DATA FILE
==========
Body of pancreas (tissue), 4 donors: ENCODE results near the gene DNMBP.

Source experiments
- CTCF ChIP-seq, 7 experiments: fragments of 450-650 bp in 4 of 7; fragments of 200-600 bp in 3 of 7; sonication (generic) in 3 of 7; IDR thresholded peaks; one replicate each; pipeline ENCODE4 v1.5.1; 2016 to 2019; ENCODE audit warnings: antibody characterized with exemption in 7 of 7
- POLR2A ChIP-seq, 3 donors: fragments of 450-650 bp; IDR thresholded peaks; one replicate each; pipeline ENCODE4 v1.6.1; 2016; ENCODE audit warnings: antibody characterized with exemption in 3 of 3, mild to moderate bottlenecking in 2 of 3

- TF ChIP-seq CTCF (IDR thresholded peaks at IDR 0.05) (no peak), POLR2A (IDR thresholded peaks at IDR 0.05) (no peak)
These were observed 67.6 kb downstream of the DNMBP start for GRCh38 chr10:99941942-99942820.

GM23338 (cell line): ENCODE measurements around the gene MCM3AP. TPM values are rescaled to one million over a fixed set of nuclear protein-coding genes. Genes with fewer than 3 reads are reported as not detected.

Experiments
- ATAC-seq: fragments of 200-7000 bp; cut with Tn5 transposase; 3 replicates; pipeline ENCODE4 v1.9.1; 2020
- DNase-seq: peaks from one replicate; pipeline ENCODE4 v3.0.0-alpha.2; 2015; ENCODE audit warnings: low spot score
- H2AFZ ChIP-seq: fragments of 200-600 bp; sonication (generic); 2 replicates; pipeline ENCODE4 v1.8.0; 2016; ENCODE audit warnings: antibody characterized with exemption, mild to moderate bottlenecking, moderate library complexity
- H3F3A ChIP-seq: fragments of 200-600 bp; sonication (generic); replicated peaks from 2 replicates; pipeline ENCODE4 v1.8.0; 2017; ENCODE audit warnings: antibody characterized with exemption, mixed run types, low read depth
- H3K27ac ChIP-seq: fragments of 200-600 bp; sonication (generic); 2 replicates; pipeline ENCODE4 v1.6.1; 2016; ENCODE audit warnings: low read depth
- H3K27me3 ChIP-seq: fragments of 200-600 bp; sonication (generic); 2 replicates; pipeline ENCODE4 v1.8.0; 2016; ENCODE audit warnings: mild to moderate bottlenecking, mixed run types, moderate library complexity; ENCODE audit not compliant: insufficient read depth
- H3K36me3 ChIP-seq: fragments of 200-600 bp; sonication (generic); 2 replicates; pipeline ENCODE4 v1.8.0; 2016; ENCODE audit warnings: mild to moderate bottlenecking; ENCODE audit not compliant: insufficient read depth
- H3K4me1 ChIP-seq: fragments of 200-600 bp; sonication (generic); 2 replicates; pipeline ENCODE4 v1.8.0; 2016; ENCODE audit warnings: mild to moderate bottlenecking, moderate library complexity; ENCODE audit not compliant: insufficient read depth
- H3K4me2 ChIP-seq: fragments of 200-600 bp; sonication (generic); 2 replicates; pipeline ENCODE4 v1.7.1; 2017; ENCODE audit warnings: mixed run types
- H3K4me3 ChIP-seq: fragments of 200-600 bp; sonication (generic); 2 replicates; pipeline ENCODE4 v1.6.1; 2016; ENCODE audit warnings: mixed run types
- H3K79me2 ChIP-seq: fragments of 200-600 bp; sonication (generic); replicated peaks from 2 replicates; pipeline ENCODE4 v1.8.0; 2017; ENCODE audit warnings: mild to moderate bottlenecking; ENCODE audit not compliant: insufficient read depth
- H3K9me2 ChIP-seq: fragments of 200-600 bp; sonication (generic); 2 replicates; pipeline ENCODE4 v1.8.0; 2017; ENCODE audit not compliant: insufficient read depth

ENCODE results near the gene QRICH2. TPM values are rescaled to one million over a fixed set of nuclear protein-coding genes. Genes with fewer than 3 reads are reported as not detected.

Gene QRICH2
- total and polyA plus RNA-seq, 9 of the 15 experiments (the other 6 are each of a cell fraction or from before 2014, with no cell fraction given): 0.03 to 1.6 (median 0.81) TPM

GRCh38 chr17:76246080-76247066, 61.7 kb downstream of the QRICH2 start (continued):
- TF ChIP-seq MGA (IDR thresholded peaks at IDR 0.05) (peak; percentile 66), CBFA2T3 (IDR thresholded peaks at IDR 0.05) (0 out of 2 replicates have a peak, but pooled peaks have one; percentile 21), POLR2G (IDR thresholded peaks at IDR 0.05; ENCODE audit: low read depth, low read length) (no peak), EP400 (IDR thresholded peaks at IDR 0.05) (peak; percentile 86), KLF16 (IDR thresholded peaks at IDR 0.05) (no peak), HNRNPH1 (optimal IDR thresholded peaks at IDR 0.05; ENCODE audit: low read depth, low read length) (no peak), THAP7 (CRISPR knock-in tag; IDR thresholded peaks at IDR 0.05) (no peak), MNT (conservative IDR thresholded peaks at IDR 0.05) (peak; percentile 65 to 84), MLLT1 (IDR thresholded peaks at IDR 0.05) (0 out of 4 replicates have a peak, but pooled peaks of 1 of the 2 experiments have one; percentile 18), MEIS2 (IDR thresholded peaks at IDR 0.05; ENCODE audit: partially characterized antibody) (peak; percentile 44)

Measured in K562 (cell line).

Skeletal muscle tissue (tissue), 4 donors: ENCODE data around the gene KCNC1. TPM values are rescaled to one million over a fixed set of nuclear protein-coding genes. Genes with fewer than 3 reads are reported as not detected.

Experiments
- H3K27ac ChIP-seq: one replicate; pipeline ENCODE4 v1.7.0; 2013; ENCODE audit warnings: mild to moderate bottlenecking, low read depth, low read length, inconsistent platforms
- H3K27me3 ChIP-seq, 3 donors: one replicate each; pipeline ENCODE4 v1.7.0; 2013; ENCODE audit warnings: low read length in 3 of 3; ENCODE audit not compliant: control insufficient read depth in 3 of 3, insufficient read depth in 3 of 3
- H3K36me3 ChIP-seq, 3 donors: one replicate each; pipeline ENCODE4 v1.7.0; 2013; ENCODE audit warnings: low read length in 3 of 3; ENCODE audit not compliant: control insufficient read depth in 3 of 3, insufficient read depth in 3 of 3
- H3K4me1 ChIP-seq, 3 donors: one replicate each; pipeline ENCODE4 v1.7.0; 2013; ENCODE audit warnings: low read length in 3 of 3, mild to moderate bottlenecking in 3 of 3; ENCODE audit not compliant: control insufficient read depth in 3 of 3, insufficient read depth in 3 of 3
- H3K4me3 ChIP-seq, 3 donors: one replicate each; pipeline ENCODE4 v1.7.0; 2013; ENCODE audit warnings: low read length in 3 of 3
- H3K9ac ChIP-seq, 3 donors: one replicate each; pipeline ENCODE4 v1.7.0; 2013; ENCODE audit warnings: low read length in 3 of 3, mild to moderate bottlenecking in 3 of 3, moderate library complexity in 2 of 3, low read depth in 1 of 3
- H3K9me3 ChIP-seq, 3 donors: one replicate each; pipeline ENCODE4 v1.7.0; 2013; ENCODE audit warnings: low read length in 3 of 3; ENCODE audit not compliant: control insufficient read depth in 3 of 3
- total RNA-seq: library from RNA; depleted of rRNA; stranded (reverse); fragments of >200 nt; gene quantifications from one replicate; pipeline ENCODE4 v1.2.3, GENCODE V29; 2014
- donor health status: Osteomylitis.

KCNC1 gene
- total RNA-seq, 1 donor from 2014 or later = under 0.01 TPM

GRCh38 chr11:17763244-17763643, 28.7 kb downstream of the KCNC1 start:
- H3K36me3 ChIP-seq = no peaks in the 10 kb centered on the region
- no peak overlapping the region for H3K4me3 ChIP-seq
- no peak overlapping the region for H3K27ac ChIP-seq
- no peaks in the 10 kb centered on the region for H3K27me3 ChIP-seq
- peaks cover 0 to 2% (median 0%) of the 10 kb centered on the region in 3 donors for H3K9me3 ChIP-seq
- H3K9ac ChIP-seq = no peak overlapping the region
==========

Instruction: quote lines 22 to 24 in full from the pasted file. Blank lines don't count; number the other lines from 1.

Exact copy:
Gene QRICH2
- total and polyA plus RNA-seq, 9 of the 15 experiments (the other 6 are each of a cell fraction or from before 2014, with no cell fraction given): 0.03 to 1.6 (median 0.81) TPM

GRCh38 chr17:76246080-76247066, 61.7 kb downstream of the QRICH2 start (continued):